PARIS _ Mobile homes were described as both a blight and an affordable housing alternative by township residents at an informational meeting Thursday night.
The two-hour session was called by the Paris Zoning Commission to gather public opinions on the possible regulation of mobile homes. About 100 residents made a standing room only crowd at the Shearer Community Center in the township, located about 10 miles east of Ravenna.
The commission is in the final stages of revising the township zoning regulations, and has been asked to consider banning 14-foot-by-70-foot mobile homes, according to Township Trustee Dan Spicer who chaired the meeting.
Residents are divided on whether mobile homes are an esthetic and economic blight on the community, or whether they present a lower-cost housing alternative.
Residents complained that older, worn mobile homes are being funneled into Paris because other municipalities have strict regulations against them.
Several people noted that many mobile homes are as well-maintained as traditionally built homes. Others complained about trash-strewn yards and dilapidated trailers affecting the value of nearby properties.
But other residents countered that mobile homes can be as nicely maintained as a home.
"I can show you as many homes that look like trailers. You have to clean up your home, no matter who," said Tod Hamburg.
Complaints were aimed at several mobile homes that residents said were not on proper foundations, and were not connected to septic systems.
"They're using grocery bags in their toilets and then dumping them," Kathy Steele said. "How can people get away without a septic system, and with extension cords running from trailer to trailer?"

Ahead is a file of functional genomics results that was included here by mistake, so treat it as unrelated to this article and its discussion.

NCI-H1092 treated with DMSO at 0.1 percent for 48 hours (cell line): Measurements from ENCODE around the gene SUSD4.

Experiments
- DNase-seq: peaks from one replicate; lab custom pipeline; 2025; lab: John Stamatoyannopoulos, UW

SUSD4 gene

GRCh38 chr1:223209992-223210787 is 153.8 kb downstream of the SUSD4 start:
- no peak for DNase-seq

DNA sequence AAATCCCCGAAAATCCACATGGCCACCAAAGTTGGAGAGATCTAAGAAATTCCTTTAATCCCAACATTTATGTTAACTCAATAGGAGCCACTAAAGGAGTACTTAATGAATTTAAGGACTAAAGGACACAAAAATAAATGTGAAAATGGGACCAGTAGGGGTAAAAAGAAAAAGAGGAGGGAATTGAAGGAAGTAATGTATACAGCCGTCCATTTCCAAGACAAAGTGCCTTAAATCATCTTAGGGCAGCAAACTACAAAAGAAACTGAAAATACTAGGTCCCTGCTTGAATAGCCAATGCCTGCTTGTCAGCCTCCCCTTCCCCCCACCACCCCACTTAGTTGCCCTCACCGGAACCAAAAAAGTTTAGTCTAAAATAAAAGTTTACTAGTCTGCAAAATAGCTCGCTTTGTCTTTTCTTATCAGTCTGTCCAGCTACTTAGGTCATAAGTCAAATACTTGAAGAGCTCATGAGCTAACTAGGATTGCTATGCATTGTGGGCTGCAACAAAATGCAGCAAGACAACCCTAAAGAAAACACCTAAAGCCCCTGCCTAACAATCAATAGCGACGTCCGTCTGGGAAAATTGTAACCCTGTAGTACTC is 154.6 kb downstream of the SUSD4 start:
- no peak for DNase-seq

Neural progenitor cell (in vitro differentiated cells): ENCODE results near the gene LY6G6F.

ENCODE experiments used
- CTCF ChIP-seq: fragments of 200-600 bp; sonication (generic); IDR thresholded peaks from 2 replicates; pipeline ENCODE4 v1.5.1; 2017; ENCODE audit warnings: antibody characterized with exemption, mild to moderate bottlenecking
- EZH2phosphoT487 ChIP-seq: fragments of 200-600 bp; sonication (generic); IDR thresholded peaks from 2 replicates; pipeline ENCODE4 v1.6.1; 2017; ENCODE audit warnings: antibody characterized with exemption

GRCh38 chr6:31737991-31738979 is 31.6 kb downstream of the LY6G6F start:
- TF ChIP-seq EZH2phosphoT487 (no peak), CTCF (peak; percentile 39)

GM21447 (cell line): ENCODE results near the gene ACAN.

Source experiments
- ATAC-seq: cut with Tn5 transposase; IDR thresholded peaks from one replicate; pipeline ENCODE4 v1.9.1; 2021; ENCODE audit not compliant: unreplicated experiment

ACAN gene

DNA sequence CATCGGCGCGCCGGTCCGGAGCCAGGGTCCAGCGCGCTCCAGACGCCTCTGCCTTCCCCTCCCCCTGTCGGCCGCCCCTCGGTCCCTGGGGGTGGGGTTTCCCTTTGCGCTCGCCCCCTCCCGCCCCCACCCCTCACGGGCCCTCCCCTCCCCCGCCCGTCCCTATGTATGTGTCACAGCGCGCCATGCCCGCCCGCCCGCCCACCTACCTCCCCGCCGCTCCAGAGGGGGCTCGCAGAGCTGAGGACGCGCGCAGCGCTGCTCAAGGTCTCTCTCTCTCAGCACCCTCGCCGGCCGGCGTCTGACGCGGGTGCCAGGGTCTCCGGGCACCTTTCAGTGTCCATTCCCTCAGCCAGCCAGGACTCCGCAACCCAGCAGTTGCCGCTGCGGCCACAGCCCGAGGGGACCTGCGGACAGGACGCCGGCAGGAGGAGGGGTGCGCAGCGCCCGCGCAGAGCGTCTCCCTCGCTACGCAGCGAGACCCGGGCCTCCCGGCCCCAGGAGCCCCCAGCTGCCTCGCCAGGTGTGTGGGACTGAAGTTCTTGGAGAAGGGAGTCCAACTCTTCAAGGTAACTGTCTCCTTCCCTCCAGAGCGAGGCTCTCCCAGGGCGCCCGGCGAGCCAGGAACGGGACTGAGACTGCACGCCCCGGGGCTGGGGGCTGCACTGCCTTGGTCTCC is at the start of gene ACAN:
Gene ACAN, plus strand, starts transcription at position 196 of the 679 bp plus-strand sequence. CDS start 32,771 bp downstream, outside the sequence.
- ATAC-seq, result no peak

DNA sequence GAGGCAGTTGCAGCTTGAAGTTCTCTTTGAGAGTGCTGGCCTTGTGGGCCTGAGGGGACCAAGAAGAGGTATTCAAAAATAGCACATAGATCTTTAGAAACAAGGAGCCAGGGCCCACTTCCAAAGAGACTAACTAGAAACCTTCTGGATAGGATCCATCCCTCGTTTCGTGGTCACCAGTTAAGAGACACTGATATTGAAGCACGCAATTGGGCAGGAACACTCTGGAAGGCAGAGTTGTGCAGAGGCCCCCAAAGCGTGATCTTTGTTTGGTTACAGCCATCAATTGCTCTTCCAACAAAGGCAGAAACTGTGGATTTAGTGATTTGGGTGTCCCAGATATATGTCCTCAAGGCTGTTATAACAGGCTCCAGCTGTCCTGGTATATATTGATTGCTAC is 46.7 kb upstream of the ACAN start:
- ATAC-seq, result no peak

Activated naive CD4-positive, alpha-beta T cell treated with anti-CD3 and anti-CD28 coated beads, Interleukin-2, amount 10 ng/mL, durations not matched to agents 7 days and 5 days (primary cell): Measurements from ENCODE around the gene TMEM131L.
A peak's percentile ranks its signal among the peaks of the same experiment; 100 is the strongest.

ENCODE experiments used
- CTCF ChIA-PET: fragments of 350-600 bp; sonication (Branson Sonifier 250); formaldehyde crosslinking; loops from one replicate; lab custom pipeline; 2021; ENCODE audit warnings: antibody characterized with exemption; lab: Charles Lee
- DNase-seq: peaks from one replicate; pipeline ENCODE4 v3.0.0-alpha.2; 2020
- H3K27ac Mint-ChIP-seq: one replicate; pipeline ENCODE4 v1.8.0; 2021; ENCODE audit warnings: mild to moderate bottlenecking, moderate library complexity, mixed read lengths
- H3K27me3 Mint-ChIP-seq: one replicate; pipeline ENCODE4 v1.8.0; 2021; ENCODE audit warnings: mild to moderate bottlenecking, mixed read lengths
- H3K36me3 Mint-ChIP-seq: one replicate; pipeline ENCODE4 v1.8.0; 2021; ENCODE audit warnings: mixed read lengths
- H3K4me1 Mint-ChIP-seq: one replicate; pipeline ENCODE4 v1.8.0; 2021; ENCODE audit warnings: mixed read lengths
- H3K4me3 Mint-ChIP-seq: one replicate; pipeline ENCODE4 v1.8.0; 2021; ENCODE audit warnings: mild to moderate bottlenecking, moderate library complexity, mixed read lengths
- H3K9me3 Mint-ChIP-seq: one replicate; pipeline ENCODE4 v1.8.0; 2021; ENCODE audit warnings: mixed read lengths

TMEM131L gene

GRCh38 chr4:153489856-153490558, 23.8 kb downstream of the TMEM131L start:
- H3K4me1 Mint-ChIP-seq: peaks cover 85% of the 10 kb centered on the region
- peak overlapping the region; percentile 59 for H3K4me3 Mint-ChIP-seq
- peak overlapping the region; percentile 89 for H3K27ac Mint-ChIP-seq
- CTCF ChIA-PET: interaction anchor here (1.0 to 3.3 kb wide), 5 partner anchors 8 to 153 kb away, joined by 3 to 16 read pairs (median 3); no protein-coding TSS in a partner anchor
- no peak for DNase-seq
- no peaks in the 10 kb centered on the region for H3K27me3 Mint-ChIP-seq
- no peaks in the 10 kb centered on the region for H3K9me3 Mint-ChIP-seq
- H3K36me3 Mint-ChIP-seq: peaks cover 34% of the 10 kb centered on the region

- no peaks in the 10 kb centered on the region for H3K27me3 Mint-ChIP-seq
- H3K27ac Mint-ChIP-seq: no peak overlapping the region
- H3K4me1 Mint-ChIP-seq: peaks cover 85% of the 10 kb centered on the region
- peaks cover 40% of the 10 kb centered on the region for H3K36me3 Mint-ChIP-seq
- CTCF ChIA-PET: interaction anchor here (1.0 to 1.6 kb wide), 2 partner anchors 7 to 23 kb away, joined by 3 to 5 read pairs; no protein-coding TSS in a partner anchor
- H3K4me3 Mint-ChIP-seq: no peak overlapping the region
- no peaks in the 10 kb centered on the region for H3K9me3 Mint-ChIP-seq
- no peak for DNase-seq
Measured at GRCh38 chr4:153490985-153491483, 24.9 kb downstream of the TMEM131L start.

"It doesn't sound like we have a problem with trailers as much as we have a problem with zoning (enforcement)," another resident said.
Residents also questioned whether the township can legally ban mobile homes. Federal law says a municipality may not simply outlaw manufactured homes of all types if they meet standards set by the Department of Housing and Urban Development. Such HUD-certified modular homes are built to be placed on permanent foundations once they are transported to their final site.
However, Trustee Tom Smith said the Portage County prosecutor has said the township may ban homes which "are built to be mobile."
Smith said that a couple of the problems pointed out by residents are being worked on, and that one "is in the hands of the (Portage County) Prosecutor."
But, Smith said, the legal process is involved and can take months to run its course.
"We have a very good zoning officer who takes his job very seriously," Smith said. But he noted that Zoning Inspector Mark Irons needs signed complaints from adjoining property owners to present to the prosecutor for effective enforcement. Several people offered to sign complaints at the meeting.
Once zoning revisions are completed, they will be sent to the Portage County Regional Planning Commission for review and comment, and then a final draft presented to the township trustees for adoption. Changes would not affect trailers currently in the township.
Thursday's meeting was a revival of an issue first debated 20 years ago. Several residents noted township voters rejected a ban on mobile homes at that time.
Smith noted that no matter what action trustees take on the issue, residents can still bring the issue to the ballot through an appropriate petition.
"Ultimately, it is up to the voters," Smith said.